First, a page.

In all art, ‘the archer aims at himself’. Yet when he hits the mark, the work often transcends the artist’s own particular circumstances. So, paradoxically, sometimes very personal work touches a universal human theme. That is the artist’s hope.
My work all grows out of the personal experience. Sometimes it is just the experience of being present and attentive to the day. Often the paintings are musings about the human condition or spiritual matters. They are informed by personal experience and by the observation of nature. I find moments in the natural world that read as metaphors for my own existence. Sitting. Looking. Reflecting. I look beyond the physical realm.
I have understood since childhood that I was an artist. I am baffled as to how I knew this. It was certainly not from exposure, and I don’t recall anyone planting that seed. I chose to teach later. Midway through college, I watched as my mentor worked magic in a school classroom. He treated every child as a unique artist, and they responded perfectly in kind. This was an exact mirror of my early identity. I had found my life’s work. I became an artist/teacher. This dual identity has illuminated my professional career for the past four decades.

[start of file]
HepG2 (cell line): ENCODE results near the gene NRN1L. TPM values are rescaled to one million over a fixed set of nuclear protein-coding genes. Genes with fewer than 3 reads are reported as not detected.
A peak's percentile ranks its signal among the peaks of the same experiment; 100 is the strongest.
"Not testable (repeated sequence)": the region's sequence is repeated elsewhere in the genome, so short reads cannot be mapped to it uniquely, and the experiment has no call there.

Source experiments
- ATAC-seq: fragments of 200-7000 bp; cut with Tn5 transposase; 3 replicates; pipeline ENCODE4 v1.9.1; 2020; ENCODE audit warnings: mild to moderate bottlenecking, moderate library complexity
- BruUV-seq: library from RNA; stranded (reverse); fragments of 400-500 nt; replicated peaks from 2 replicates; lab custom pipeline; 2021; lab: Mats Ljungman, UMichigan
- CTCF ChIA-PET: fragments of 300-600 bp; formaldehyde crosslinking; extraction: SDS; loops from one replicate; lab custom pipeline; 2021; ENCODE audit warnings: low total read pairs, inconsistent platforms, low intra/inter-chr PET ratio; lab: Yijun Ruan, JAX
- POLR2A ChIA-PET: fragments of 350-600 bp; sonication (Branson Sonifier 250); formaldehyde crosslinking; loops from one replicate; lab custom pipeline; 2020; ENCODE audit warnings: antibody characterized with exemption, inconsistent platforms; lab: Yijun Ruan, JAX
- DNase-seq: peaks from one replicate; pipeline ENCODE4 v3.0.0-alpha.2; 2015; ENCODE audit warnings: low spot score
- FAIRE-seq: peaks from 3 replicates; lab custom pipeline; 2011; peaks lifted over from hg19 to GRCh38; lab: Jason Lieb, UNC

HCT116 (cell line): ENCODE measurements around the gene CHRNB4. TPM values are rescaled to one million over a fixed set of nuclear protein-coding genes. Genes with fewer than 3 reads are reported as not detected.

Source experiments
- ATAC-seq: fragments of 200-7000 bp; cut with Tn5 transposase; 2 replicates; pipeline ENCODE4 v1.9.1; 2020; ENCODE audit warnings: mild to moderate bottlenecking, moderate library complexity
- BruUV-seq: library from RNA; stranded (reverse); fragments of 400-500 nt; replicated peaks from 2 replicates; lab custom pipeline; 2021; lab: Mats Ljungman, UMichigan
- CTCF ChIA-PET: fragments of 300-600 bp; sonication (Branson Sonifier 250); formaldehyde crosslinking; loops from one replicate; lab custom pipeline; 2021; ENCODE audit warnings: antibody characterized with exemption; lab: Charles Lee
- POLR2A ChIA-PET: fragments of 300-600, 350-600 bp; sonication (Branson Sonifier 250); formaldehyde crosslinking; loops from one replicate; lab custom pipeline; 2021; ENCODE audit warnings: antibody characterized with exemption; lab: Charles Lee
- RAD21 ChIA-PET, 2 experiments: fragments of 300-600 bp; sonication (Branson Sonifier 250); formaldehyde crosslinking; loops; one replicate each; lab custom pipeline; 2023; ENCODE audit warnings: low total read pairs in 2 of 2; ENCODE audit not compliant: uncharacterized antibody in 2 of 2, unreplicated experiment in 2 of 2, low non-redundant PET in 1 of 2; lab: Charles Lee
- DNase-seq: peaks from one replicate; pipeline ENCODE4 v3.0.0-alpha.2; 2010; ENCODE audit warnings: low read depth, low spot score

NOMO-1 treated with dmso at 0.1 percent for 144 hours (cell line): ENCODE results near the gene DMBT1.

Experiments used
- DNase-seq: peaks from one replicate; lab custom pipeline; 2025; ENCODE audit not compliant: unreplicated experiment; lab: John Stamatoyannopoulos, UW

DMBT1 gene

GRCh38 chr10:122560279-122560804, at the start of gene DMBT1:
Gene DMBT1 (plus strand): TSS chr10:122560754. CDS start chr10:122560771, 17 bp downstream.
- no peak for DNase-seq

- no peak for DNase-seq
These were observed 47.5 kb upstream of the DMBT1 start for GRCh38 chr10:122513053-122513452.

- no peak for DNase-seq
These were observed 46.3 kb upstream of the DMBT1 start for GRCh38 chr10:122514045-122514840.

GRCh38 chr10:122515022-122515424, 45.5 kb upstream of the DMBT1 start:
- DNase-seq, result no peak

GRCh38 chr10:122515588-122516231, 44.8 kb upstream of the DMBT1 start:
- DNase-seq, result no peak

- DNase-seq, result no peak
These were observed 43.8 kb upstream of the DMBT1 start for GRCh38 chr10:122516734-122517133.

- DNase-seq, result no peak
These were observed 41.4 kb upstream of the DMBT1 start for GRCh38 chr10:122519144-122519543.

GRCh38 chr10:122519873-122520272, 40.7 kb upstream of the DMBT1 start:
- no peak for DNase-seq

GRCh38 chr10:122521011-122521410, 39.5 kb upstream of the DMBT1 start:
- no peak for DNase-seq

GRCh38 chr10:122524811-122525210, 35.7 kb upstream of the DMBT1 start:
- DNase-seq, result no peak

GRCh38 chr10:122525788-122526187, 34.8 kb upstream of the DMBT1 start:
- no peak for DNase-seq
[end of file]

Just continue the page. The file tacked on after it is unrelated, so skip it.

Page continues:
Following a degree in Art Education from Western Michigan University, I taught public school art for eight years in Michigan and Indiana. A Master of Fine Arts Degree from Indiana State University led to my teaching position at Southwestern Michigan College in Dowagiac. During my years at Southwestern, I taught: painting, drawing, design, watercolor, color theory, and art appreciation. Some additional duties have included: managing the College Art Gallery, curating the College Art Collection, and doing mural commissions. I am now retired, with 44 years in public education.
All the while, I maintained a parallel career as an artist. I have mounted over three dozen exhibitions, have had my work included in local and regional exhibitions, and won numerous awards.
Throughout my career, I have worked in a wide variety of media, from egg tempera to wax crayon to wood sculpture. I have explored nearly every painting medium, though most of my work has been in oil, watercolor, and charcoal. I have explored a variety of genres: Post-Impressionism, Color Field Abstraction, Expressionism, and recently landscape, or fragments found in the natural landscape.
I have maintained a long association with Ox-Bow School of Art in Saugatuck, Michigan. It has been a wonderful resource for study and inspiration. I am now frequently invited to teach there. I am also on the faculty of Krasl Art Center in St. Joseph, Michigan. Additionally, I teach custom workshops on a variety of topics in drawing, painting, watercolor, and design.